Total Drinks Purchased: 23

Winning cups for me: 2
Winning cups for others: 3
Winning cups for me, purchased by others: 0

Total Winning Cups: 5

Odds for me: 2 in 14
Odds for others: 3 in 7
Odds for me, purchased by others: 0 for 2

Total odds: 5 in 23.

That's certainly better than 1 in 6!  How about that for a deep math problem?  Sort these odds using 1 in 6 as the midpoint, where some odds are better and others are worse.  Or seeing as it is Stanley Cup playoff time, track odds of winning the cup with actual results by round.

Consider tracking your own purchases but more importantly, discuss and utilize real life instances of probability to enable students to make real life connections to the math they are learning

Monday, April 16, 2012

Twitter and WebQuests in Class

It's Virtual Museum week on Six Nations Numeracy.  Here's the first of a week's worth of links, courtesy the Virtual Museum newswebletter.

Twitter and WebQuests in Class

Sunday, April 15, 2012

Titanic Tangrams

Miss Powless' fabulous fours and fives 
created these Titanic renderings using Tangram shapes
and the SMART Notebook software.

Friday, April 13, 2012

Lure of the Labyrinth

If I haven't mentioned this to you yet, either I haven't actually seen you OR you weren't listening, because I've been telling everyone lately about the MIT created Lure of the Labyrinth game.  This comic book style, immersive experience of learning mathematical concepts at middle grade level is my new favourite thing.  The more I play it, the more I'm amazed.  I see it as fun for all ages, and of course, a million times better than doing worksheets or drill.  Though, that goes without saying.  The truly impressive element of Lure of the Labyrinth is how it creates a puzzling environment that challenges students to test their mathematical thinking and to naturally develop conceptual pieces of middle grade math ideas.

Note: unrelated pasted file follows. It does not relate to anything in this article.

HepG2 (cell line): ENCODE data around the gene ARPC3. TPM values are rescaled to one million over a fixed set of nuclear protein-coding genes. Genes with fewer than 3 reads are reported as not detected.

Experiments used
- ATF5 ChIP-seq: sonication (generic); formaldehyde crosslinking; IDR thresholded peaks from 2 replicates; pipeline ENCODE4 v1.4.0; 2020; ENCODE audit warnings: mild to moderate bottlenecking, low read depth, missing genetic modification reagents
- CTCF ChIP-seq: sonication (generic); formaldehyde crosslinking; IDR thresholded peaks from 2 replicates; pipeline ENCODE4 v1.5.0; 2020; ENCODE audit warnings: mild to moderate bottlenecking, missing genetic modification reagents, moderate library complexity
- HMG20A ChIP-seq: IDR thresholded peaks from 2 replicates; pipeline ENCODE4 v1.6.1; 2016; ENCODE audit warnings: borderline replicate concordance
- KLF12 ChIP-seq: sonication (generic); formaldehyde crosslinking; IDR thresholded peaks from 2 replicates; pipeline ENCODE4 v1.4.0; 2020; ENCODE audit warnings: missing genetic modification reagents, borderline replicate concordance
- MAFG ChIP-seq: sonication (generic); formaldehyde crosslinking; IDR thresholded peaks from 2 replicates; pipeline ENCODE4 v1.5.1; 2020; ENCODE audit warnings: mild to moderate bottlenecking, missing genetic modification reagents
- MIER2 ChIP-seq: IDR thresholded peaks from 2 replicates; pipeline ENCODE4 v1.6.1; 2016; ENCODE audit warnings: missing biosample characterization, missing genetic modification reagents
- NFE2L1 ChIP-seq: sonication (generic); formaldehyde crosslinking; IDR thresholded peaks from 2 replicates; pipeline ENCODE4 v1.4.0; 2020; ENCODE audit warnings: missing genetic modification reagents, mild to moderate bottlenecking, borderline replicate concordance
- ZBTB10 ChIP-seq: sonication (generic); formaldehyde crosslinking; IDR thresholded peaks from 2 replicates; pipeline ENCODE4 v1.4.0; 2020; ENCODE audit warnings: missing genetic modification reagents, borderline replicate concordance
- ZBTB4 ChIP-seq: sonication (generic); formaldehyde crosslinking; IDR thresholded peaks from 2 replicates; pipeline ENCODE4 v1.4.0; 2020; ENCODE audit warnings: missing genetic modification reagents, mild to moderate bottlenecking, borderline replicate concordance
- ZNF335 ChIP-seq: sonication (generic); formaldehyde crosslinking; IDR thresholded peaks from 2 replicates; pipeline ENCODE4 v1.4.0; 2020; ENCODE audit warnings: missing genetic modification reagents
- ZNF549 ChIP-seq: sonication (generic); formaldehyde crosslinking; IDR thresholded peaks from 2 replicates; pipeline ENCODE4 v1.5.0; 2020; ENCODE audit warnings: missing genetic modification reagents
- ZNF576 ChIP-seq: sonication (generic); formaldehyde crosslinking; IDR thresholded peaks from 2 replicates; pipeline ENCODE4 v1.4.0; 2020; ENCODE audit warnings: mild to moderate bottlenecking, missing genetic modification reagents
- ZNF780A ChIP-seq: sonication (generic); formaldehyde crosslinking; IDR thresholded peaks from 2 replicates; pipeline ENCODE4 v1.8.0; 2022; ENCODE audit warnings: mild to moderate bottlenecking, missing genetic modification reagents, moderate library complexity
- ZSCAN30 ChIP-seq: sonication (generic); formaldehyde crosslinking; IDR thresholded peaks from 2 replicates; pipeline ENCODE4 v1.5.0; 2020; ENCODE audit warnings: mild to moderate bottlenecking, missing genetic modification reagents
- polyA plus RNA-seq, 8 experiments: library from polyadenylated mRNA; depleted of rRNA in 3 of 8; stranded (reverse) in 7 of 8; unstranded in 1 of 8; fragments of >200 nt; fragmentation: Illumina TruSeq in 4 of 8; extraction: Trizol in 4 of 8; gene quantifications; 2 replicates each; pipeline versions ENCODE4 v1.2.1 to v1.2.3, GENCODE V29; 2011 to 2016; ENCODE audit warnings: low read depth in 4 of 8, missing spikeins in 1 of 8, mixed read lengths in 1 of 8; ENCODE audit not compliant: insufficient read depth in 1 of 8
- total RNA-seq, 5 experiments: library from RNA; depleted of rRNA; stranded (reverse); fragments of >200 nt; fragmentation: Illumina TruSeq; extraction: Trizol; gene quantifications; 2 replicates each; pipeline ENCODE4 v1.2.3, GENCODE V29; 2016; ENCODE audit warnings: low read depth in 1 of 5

Currently, a contest is running for grades 6 to 8 students, working in groups of 4 to 6.  All they need to do is have a teacher create their teams and register at between April 1st and June 15th.  However, the challenge is just a contest that MIT is hosting to gather data on students and gaming.  Anyone can play the game, regardless of age (and trust me, this is one of those "fun for all ages, 8 to 88, kind of deals") by going to the main website.

Check out this website Scoop for some more info.

Thursday, April 12, 2012

Teachers' Domain: Lure of the Labyrinth

Teachers' Domain: Lure of the Labyrinth